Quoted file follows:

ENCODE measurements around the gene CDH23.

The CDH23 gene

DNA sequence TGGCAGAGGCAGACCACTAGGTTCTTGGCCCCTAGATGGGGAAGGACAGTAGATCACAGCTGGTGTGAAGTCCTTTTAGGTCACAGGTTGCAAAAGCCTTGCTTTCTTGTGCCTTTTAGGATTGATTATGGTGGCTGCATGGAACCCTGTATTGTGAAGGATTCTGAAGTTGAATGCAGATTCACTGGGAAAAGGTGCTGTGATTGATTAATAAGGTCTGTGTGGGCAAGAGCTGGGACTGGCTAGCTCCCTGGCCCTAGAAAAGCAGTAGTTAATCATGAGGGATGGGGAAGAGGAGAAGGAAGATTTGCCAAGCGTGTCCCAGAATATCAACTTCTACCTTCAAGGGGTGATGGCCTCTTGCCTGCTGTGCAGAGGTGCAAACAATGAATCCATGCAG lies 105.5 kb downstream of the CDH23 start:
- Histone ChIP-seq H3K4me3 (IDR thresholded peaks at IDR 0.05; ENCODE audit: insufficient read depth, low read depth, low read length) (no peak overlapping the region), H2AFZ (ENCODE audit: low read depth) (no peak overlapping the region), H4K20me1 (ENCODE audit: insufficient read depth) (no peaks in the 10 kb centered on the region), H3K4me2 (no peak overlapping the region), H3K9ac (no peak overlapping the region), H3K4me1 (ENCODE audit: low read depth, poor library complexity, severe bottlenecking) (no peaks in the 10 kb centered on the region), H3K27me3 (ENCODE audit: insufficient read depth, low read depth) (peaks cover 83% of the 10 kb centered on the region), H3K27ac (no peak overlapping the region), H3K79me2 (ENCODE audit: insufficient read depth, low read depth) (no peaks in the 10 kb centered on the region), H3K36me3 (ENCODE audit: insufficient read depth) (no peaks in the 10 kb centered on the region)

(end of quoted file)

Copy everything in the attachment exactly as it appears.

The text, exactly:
ENCODE measurements around the gene CDH23.

The CDH23 gene

DNA sequence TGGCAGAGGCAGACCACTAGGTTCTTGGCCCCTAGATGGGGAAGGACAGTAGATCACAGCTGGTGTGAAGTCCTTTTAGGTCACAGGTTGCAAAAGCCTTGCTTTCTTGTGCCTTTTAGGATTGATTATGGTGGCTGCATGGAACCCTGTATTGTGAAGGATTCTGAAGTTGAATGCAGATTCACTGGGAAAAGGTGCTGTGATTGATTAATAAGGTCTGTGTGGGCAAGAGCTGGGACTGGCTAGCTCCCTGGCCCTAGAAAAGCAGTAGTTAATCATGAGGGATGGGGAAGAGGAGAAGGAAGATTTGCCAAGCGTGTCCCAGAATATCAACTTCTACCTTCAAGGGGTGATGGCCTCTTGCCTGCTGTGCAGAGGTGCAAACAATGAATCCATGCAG lies 105.5 kb downstream of the CDH23 start:
- Histone ChIP-seq H3K4me3 (IDR thresholded peaks at IDR 0.05; ENCODE audit: insufficient read depth, low read depth, low read length) (no peak overlapping the region), H2AFZ (ENCODE audit: low read depth) (no peak overlapping the region), H4K20me1 (ENCODE audit: insufficient read depth) (no peaks in the 10 kb centered on the region), H3K4me2 (no peak overlapping the region), H3K9ac (no peak overlapping the region), H3K4me1 (ENCODE audit: low read depth, poor library complexity, severe bottlenecking) (no peaks in the 10 kb centered on the region), H3K27me3 (ENCODE audit: insufficient read depth, low read depth) (peaks cover 83% of the 10 kb centered on the region), H3K27ac (no peak overlapping the region), H3K79me2 (ENCODE audit: insufficient read depth, low read depth) (no peaks in the 10 kb centered on the region), H3K36me3 (ENCODE audit: insufficient read depth) (no peaks in the 10 kb centered on the region)